Today I happened upon a pair of wonderful vintage cartoons that simply must be shared. I found them in Edwin Colbert’s The Dinosaur Book: The Ruling Reptiles and Their Relatives, digitized here. The cartoons originally appeared in the New Yorker and the Saturday Evening Post, respectively.
The cartoons plainly depict the “Brontosaurus” and “Trachodon” (now labeled Apatosaurus and Anatotitan) skeletons at the American Museum of Natural History, and as representations of these mounts, they aren’t bad. At the time of the cartoons’ initial publications in 1939 and 1940, these and dozens of other fossil mounts had been on display at AMNH for over 30 years. They were iconic New York attractions, and the museum had rightly earned itself a reputation as the place to see dinosaurs.
Perhaps it’s unwise to interpret these images too literally, but I can’t help but wonder which version of the AMNH fossil halls the cartoonists intended to depict. Since 1922, the famous mounts had been housed in Henry Osborn’s Great Hall of Dinosaurs, but during the 1930s the dinosaur exhibits underwent a significant expansion. The dinosaurs were reshuffled into two halls, one representing the Jurassic and one the Cretaceous.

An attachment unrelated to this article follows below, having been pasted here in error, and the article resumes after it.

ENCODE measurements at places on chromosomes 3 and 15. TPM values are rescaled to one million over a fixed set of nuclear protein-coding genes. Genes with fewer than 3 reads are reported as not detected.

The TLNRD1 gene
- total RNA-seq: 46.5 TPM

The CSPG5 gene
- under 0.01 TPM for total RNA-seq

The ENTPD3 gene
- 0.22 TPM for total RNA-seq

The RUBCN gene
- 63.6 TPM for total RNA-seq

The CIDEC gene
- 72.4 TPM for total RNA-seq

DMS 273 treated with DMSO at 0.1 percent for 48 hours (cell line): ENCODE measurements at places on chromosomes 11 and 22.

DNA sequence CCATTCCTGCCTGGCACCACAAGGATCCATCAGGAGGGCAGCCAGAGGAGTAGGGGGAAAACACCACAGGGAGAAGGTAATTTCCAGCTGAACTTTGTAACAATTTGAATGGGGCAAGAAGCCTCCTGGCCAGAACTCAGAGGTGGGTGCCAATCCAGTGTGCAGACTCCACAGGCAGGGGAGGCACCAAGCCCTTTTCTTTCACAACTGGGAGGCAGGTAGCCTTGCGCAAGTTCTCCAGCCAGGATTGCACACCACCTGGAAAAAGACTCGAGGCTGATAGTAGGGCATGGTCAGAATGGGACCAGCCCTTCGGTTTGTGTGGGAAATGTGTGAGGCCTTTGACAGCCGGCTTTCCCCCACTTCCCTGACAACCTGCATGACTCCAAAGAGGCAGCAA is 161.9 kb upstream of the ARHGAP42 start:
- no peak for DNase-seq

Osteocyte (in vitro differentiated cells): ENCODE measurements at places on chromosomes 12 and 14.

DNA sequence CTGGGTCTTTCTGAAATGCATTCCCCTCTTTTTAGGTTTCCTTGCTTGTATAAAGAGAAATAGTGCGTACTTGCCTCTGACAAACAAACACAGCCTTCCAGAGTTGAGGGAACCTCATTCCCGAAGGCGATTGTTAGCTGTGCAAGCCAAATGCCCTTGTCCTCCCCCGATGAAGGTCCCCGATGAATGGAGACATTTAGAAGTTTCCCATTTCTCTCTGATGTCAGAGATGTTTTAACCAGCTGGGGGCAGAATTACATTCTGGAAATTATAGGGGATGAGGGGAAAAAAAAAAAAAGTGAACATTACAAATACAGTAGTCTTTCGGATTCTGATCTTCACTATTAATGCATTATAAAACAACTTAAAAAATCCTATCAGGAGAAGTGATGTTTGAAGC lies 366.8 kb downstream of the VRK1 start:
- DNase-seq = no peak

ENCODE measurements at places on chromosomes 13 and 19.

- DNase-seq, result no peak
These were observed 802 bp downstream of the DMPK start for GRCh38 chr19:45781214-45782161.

The inclusion of a Stegosaurus with “Brontosaurus” and the ceratopsian skulls behind the “Trachodon” lead me to believe these are illustrations of the renovated halls, which would have been brand new at the time. But again, it’s just as likely that the cartoonists only intended to capture the general feel of these famous exhibits.
Colbert, E.H. 1945. The Dinosaur Book: The Ruling Reptiles and Their Relatives, 2nd Edition. New York, NY: The American Museum of Natural History/McGraw-Hill Book Company, Inc.
Dingus, L. (1996). Next of Kin: Great Fossils at the American Museum of Natural History. New York, NY: Rizzoli International Publications, Inc.
One response to “AMNH dinosaurs in vintage cartoons”
A little off but I just read Colbert’s book and despite much of the science being dated it’s layout and presentation was excellent and far better then that of many modern dinosaur/fossil/science books which focus on what I call the “WOW factor”, I’ve even seen known false/disproven facts done simply too keep up appearances.